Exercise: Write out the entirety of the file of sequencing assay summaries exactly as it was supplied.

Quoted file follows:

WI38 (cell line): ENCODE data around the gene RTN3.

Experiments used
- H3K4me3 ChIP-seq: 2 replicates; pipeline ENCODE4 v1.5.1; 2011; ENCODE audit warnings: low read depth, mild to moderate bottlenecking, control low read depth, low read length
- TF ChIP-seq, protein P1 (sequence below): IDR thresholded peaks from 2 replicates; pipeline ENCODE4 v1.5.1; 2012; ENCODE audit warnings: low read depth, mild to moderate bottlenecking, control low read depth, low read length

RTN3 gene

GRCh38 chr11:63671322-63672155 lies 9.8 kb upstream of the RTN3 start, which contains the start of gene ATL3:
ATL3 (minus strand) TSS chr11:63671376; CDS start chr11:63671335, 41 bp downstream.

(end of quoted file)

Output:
WI38 (cell line): ENCODE data around the gene RTN3.

Experiments used
- H3K4me3 ChIP-seq: 2 replicates; pipeline ENCODE4 v1.5.1; 2011; ENCODE audit warnings: low read depth, mild to moderate bottlenecking, control low read depth, low read length
- TF ChIP-seq, protein P1 (sequence below): IDR thresholded peaks from 2 replicates; pipeline ENCODE4 v1.5.1; 2012; ENCODE audit warnings: low read depth, mild to moderate bottlenecking, control low read depth, low read length

RTN3 gene

GRCh38 chr11:63671322-63672155 lies 9.8 kb upstream of the RTN3 start, which contains the start of gene ATL3:
ATL3 (minus strand) TSS chr11:63671376; CDS start chr11:63671335, 41 bp downstream.